1. It is clearly shown that the diet and general body condition of sheep markedly influenced their heat-regulating mechanism.
2. The maintenance of the body temperature of thin sheep in a cold environment was found to be closely associated with the calorific value of the diet at the time of exposure.
3. Moderately conditioned sheep maintained their body temperature when exposed to cold for a period of 10 days after being placed on an inadequate ration.
4. The control of temperature in a hot environment was found to depend largely on general body condition.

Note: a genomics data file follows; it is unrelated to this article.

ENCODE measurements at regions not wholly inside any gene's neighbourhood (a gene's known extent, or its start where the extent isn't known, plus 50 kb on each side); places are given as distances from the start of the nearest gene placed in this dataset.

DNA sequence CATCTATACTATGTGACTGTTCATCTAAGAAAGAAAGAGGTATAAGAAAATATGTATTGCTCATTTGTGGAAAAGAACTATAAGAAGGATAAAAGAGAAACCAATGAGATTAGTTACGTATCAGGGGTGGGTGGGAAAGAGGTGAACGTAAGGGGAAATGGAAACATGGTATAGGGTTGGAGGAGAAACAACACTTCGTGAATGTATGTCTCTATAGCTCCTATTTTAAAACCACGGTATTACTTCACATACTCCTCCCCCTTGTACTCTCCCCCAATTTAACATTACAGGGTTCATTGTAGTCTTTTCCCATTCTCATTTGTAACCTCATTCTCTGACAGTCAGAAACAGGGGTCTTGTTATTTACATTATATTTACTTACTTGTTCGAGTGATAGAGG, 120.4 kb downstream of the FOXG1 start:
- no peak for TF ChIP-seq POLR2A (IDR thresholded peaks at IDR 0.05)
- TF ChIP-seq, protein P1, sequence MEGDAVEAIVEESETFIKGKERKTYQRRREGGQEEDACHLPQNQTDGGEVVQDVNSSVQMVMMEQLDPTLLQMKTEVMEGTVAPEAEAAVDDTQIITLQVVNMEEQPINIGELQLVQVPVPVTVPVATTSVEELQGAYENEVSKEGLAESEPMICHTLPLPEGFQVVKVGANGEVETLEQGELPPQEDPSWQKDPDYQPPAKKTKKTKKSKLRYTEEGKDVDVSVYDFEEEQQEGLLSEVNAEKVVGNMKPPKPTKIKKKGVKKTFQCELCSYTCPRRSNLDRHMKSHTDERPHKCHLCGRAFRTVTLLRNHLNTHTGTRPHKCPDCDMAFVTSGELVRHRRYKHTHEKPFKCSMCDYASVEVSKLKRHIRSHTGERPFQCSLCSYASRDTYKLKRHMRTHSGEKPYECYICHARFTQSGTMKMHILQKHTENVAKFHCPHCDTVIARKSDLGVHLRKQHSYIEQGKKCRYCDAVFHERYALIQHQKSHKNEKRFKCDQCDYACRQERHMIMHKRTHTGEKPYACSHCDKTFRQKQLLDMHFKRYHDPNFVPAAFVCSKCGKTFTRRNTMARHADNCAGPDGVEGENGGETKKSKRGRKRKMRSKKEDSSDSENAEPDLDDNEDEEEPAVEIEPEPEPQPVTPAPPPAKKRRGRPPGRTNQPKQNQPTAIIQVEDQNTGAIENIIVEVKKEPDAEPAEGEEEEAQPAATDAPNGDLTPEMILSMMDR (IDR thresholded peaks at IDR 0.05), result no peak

5. When the sheep were exposed to heat the following observations were made:
(a) Thin sheep on a poor diet showed a suppressed panting reflex and an excessive rise in body temperature.
(b) Thin sheep on a good diet showed a normal panting reflex but also an excessive rise in rectal temperature. This anomaly cannot as yet be fully explained. The ability to control the body temperature returned when the general body condition improved.
6. Contrary to expectation, continued poor feeding of sheep in conjunction with repeated exposure to cold failed to cause any clinical disturbance either in digestion or in the normal appetite of such animals. The effect of this treatment on the heat regulating system of the body, however, was both clear and pronounced.
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